For example, a mobile software development kit for developing push notifications might provide code samples and APIs through which developers can easily send notifications to users. Similarly, for in-app messaging, the mobile SDK includes the necessary tools for designing and displaying messages within the app.

All programming languages and platforms have their own development kits. It means that an Android SDK is needed for building an Android app, an iOS SDK is needed to build an iOS app, and so on. The SDKs include APIs and mobile libraries as pre-defined pieces of code that enable developers to perform common programming jobs on platforms like the Integrated Development Environment (IDE).

There are the following benefits to using mobile SDKs for app developers:

✔ Providing a standardized set of tools and resources that save time and effort in the development process.

✔ It enables faster development and efficient app use of resources so the developers can create innovative and unique features for the app.

✔ Ensures app compatibility across different devices and platforms, saving developer’s time and resources in testing and debugging during the development process.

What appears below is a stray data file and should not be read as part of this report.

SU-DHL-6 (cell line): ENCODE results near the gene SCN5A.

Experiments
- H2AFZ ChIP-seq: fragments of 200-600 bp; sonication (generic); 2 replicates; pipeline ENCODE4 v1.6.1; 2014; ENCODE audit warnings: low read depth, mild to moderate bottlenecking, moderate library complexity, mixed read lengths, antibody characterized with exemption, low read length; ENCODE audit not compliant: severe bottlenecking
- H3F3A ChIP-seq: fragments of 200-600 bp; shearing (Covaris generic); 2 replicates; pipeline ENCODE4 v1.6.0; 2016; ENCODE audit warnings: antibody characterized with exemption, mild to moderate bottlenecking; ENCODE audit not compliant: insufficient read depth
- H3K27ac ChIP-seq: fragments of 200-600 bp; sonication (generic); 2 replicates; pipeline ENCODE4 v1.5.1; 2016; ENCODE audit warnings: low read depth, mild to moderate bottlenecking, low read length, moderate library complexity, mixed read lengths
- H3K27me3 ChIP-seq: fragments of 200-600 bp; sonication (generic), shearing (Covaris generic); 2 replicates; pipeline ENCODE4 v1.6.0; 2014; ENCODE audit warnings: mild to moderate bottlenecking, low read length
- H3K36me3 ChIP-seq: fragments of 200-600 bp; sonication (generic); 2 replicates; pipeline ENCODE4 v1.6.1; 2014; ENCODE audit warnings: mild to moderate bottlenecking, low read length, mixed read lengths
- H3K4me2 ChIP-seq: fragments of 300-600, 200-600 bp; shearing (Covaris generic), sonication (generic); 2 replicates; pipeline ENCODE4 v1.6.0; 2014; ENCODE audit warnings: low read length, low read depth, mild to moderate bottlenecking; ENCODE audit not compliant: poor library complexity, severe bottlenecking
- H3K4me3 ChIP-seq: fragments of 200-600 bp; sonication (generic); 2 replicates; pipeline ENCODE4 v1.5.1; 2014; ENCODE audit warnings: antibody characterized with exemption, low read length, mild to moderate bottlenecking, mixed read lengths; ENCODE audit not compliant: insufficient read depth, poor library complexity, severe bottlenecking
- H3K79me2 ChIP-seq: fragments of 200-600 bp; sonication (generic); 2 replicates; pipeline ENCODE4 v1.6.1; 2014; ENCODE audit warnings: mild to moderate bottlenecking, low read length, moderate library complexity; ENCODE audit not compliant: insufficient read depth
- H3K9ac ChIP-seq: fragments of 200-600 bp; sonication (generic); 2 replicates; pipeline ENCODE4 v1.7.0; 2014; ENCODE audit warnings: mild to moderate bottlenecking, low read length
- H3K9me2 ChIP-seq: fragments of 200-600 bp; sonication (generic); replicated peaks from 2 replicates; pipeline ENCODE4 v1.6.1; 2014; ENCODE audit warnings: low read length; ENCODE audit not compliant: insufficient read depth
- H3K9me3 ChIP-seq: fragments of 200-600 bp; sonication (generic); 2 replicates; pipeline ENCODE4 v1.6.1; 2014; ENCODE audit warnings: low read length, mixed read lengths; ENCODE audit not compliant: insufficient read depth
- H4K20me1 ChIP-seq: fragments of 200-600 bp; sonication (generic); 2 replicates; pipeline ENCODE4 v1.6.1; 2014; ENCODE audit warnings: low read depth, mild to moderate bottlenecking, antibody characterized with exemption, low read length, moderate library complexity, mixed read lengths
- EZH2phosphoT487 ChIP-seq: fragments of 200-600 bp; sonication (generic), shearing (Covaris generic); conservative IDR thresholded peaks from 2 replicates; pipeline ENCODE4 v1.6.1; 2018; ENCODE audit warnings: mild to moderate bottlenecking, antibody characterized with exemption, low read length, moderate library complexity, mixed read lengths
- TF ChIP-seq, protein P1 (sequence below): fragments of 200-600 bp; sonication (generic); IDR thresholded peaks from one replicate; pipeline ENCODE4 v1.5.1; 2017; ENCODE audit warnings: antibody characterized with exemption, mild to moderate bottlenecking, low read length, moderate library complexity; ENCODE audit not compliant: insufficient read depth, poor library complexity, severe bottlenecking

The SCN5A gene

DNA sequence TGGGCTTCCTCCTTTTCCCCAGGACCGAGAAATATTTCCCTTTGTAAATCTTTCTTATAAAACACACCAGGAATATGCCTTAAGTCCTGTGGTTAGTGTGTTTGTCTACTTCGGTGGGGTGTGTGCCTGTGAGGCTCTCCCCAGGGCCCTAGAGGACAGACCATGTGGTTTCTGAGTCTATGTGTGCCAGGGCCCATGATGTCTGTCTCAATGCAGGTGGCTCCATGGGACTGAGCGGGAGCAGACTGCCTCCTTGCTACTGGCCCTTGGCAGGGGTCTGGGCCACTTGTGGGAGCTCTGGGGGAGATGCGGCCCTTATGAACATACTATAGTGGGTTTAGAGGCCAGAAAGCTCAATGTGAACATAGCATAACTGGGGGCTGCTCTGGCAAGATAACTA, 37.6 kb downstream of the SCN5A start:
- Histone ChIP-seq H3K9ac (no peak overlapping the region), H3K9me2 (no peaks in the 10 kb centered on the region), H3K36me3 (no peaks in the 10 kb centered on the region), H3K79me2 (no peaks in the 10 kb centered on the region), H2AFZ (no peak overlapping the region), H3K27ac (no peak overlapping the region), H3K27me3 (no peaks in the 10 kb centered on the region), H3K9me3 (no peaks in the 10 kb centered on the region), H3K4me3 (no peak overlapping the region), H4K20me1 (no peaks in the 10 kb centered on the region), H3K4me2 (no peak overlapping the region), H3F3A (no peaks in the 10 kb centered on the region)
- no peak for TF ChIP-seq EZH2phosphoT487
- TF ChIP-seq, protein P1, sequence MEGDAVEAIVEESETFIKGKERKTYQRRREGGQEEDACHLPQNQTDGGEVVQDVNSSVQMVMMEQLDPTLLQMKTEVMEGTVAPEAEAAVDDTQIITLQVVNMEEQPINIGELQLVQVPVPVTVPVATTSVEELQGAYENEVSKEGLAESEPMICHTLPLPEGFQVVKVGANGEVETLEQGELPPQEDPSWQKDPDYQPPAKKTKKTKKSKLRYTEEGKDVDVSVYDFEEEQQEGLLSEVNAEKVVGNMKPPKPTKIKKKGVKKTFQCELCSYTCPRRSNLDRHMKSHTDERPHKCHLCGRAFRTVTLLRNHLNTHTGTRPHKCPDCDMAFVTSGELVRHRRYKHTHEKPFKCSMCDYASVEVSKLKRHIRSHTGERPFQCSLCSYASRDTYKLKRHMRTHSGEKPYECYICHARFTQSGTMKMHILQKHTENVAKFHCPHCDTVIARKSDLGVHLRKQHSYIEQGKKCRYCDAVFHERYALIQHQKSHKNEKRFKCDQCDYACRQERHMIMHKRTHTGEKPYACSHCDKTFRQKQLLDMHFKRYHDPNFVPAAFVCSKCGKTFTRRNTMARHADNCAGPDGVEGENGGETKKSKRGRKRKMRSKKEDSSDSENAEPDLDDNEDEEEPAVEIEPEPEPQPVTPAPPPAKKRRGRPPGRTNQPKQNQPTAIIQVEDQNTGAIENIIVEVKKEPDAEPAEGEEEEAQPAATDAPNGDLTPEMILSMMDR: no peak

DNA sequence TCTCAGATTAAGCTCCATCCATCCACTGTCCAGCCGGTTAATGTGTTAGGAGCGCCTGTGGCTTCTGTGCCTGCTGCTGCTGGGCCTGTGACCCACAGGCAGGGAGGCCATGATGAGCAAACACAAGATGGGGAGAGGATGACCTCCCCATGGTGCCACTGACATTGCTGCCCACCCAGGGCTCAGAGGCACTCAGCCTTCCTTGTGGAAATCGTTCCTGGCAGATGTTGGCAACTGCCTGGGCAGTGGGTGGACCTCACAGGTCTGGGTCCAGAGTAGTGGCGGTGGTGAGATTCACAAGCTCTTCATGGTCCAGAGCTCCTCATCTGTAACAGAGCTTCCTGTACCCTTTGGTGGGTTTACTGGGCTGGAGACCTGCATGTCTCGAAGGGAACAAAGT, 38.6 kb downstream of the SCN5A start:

✔ Provides access to an extensive range of third-party tools and services like advertising, analytics, and social media integration to improve the functionality of the app and the user experience.

✔ It enables the developers to use their resources efficiently and keep focusing on solving complex tasks instead of wasting time on basic coding jobs.

✔ Facilitates new functionalities and feature integration into the app, allowing the developers to add advanced capabilities to the app.


Software developers use SDKs during the production process for creating new software and app products and expanding existing ones. However, the SDKs are not just specialized programming kits, they significantly influence the customizability, security, and marketing time of the software or app.

Usually, SDKs are made available for free, but many of them come with a set of rules and agreements that differ according to the custom software development companies releasing them. However, all the developers should consider a range of factors before agreeing and using SDKs and checking whether they meet their demands or not.